John Tortorella has always been interesting. Even so, his story has gotten more layered during the Columbus Blue Jackets phase of his turbulent, lengthy head coaching career.
To be more specific, we’ve seen a “dinosaur” (his words) trying to evolve (our words) in a game that’s increasingly dependent upon speed and skill, and less about grit and hitting.
Credit Torts for frequently deploying more progressive tactics, sometimes in contrast with his persona of being anti-analytics. This isn’t the emotionally drained, locker-room-storming Tortorella from his dark days with the Canucks, and Torts is smart enough to realize that the old way that worked so well in New York (and, to an extent, Tampa Bay) doesn’t fly so well these days.
Also, while Torts is an absolute gold mine of great quotes – seriously, can we just get him to an open mic and ask him to riff on his hatred of the Penguins? – his anger feels more like a controlled, homic missile after all those years of being a loose cannon.
With grandfatherly glasses and more gray in his hair, it’s impossible not to feel like Torts has mellowed out a bit.
That doesn’t mean he’s happy about it.
When asked about his team, Tortorella made it clear that he wanted them to play a “harder” game, rather than relying so much upon skill. Really, though, Torts wishes the league would bring back some of that sandpaper.
“It’s a little frustrating, quite honestly,” Tortorella said to Darren Pang during a press conference. “[The] game’s changed, and for some dinosaurs in it, it’s very frustrating … Conversations on the ice amongst opponents on a faceoff, it’s like a big hugfest sometimes. I don’t know if they have so many meetings with this NHLPA and all that stuff that goes on but there’s no hate and I miss that. It frustrates the (expletive) out of me.”
This really might be a personal thing rather than a league-wide thing, though. Deep down, Torts might bristle at how lightly physical his team has been; through nine games, Columbus’ 120 hits easily rank as the least in the NHL. The second-lowest is New Jersey, and the Devils’ 140 hits happened in two fewer games.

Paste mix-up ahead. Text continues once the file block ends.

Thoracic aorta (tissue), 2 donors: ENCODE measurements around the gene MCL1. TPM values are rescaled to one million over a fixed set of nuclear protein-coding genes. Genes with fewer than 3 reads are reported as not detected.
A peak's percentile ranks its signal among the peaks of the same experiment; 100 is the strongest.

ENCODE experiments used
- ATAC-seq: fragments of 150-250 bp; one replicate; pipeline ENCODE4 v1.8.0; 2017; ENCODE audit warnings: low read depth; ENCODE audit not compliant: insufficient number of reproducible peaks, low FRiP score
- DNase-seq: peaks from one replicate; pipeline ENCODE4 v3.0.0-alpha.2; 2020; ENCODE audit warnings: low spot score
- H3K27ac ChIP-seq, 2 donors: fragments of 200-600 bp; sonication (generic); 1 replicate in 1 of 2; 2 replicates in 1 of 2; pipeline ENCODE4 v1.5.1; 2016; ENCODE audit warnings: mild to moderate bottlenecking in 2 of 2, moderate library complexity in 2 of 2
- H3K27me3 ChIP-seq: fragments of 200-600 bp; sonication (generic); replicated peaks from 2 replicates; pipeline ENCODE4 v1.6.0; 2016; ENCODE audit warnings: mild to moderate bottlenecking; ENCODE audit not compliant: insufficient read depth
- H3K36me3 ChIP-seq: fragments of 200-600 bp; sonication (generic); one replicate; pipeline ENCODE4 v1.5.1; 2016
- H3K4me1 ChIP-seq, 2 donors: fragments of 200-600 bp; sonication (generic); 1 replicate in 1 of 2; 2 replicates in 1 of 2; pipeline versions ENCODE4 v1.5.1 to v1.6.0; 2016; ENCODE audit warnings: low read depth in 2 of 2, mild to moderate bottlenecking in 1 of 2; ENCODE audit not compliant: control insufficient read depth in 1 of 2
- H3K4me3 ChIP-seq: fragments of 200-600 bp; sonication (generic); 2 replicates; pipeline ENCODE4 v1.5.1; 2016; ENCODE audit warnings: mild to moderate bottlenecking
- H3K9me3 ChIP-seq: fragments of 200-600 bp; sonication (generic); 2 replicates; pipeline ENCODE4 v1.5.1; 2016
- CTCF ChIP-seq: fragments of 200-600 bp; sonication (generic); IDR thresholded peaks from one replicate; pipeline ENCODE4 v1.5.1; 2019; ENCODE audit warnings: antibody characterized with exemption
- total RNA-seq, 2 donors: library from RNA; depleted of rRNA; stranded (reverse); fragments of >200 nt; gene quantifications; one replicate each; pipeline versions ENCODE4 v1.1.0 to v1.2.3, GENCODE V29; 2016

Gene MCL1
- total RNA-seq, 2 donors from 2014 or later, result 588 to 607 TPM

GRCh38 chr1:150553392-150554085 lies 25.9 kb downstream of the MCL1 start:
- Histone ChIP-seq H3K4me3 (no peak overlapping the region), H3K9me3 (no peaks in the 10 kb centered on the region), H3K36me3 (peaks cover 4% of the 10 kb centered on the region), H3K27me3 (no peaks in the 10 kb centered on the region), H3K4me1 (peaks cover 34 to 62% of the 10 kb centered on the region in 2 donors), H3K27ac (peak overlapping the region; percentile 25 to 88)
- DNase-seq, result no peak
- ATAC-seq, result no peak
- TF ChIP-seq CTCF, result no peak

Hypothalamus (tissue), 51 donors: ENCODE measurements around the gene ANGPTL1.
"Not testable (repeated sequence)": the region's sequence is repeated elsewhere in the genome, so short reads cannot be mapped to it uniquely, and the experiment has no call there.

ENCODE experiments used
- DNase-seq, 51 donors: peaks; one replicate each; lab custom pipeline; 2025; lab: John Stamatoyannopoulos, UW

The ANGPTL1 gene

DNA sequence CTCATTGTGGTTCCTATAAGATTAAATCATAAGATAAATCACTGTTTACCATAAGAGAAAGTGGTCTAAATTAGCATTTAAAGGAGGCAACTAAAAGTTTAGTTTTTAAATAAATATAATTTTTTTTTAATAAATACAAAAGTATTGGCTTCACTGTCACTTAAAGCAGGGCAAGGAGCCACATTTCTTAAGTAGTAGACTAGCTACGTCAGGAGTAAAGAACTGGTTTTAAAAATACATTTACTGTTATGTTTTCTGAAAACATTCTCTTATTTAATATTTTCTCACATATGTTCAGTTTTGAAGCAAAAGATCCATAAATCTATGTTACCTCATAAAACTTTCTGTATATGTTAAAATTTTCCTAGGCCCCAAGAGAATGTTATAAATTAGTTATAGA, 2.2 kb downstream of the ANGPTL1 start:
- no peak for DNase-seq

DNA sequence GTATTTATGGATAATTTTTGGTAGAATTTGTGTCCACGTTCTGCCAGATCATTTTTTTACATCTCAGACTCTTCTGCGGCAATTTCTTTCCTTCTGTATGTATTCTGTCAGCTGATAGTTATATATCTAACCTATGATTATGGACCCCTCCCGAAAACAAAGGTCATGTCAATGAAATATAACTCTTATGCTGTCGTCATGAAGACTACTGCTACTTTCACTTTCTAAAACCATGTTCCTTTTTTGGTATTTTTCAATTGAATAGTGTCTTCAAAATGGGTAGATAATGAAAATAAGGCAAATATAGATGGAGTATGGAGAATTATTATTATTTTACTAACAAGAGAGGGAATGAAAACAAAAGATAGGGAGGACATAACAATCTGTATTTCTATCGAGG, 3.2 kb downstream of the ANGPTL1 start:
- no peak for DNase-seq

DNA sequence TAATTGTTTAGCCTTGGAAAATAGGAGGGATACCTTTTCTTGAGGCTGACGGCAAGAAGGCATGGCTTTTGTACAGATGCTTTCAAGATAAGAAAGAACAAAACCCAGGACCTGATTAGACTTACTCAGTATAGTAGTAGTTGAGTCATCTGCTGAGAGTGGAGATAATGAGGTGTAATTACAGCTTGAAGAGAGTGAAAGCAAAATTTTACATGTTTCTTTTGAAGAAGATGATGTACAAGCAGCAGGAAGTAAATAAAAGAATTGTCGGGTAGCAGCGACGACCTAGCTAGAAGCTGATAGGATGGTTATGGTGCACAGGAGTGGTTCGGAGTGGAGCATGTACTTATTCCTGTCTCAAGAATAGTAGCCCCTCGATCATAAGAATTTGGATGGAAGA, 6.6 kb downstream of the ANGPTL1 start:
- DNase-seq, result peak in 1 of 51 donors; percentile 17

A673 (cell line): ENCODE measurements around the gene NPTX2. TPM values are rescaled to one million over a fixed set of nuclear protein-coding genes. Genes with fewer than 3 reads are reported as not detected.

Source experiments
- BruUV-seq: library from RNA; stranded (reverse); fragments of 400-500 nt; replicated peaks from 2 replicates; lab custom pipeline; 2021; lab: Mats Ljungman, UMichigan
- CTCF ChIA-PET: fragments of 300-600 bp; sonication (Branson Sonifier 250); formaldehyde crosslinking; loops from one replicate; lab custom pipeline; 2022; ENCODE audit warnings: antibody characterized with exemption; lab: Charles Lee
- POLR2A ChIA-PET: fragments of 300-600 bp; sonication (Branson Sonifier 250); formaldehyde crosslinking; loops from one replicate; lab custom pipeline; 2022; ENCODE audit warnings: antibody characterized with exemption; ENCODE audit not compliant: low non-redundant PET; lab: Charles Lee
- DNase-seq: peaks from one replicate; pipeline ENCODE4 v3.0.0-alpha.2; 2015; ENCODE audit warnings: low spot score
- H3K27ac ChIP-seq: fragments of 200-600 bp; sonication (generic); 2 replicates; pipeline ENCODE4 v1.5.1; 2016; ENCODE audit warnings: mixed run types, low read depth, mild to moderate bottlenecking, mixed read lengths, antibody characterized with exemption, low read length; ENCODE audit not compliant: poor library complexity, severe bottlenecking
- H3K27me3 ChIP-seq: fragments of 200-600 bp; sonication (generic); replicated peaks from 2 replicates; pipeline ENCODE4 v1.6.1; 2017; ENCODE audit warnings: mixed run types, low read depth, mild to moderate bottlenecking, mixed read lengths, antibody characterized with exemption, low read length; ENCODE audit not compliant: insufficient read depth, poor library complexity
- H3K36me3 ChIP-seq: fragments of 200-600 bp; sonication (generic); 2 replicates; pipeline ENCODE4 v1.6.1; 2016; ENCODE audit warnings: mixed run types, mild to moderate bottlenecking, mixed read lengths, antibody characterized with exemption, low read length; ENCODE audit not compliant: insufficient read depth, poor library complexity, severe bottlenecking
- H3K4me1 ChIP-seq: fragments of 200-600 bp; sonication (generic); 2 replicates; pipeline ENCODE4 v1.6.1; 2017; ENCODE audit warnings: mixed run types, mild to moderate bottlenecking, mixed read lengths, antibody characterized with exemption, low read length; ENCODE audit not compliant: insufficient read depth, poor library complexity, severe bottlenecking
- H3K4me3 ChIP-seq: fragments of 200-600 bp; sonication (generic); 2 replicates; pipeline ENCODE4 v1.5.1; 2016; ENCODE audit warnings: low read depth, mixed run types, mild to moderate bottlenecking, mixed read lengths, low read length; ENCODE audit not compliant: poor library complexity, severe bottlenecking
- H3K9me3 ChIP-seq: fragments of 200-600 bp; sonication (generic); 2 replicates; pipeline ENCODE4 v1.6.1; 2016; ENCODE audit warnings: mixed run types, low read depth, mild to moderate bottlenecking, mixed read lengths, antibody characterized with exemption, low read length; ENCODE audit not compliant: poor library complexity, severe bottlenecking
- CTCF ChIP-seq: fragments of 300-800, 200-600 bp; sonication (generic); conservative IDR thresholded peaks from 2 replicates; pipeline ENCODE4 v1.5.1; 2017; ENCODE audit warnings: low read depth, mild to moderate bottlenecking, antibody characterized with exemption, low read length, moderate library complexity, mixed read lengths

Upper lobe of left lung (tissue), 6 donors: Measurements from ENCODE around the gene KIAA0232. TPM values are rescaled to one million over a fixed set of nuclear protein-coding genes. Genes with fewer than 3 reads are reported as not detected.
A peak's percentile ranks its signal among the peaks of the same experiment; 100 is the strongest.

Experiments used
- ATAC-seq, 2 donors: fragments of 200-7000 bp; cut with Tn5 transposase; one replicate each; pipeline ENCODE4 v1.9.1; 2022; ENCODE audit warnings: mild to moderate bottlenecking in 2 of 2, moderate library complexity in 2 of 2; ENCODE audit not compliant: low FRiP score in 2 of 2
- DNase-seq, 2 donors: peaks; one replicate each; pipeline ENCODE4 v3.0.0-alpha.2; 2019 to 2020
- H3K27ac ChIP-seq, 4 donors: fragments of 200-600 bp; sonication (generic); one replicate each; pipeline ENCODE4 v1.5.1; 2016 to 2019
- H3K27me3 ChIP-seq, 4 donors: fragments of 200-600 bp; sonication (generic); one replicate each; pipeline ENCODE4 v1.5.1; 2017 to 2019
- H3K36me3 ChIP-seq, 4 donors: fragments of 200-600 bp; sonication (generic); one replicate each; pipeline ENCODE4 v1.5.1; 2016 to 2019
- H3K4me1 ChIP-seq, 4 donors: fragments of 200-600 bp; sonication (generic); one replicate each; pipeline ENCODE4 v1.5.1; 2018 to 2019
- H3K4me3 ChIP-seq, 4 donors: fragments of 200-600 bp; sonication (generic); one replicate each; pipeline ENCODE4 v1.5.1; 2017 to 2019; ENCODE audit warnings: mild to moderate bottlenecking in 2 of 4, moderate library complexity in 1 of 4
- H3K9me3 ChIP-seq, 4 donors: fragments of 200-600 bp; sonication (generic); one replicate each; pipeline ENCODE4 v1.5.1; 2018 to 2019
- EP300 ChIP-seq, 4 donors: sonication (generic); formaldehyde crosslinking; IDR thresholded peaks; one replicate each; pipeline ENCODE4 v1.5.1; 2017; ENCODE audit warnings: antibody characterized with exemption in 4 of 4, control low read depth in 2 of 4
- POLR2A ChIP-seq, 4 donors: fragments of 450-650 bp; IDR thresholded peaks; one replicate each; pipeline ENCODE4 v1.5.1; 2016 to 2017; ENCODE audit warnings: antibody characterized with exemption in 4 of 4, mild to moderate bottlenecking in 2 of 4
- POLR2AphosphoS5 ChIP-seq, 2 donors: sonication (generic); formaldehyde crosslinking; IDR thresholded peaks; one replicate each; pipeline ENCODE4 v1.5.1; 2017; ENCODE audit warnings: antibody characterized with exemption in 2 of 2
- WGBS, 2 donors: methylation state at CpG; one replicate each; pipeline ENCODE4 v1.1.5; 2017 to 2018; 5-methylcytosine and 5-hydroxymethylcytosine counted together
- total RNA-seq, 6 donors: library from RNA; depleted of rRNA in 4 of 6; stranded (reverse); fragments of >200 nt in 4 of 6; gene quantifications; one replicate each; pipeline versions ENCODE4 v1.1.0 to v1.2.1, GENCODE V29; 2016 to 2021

Apologies to old-school types and/or dinosaurs, but … that’s not really a bad thing.
(Note: it also looks like they haven’t engaged in a fight this season, based on Hockey Fights’ listings.)
There are situations where hitting can bring about good things on the ice, particularly regarding forechecking. Still, more often than not, if you’re delivering a ton of hits, it’s probably because you don’t have the puck very often. If you ask me, this great Kent Wilson tweet about block shots also applies to racking up too many hits.
There’s ample evidence that the Blue Jackets are doing a good-to-great job of limiting the chances they’re giving up, and possessing the puck more than chasing it, so Tortorella should douse at least some of that fire in his belly (or at least turn the heat to other areas).
And, let’s be honest: the NHL doesn’t change anywhere near as rapidly as many of the other major sports leagues.
People grumble about ticky-tacky roughing the passer calls, policing hits to the head, and the many other ruling obstacles in the way of defense in the NFL, yet plenty of people would argue that the dazzling offense is easily worth it. (Deadspin’s Drew Magary profanely and convincingly argued as much recently.)
Tortorella might cringe at the basketball-AAU-style-chumminess creeping into the NHL, but let’s be honest: it’s pretty much inevitable.
And not just because of the way social media can connect people, allowing different players to giggle over silly memes and Halloween costumes. It’s also not just about having the same agents, or being members of the NHLPA.
Player development and international team play feed into the fostering of friendships. Can hockey people really ask players to suit up for their country right after a season concludes and not expect bonds to be formed? It’s pretty silly to ask players to grimace and growl at each other during an 82-game season, especially since NHL teams never hesitate to trade players to teams they once feuded with.
Here’s a thought that should comfort those who are gritting their teeth at friendliness, even after hearing my argument: speed, elusiveness, and very justifiable concerns for head injuries explain a drop in aggression more than any concerns of “hugfests.”
There was plenty of grit, hostility, and hitting during “The Dead Puck Era.” We can’t get in a time machine and relive those times, and frankly, I’m glad, because obstruction-era hockey was agonizingly boring.
So, Torts, just roll with it. That’s my friendly suggestion.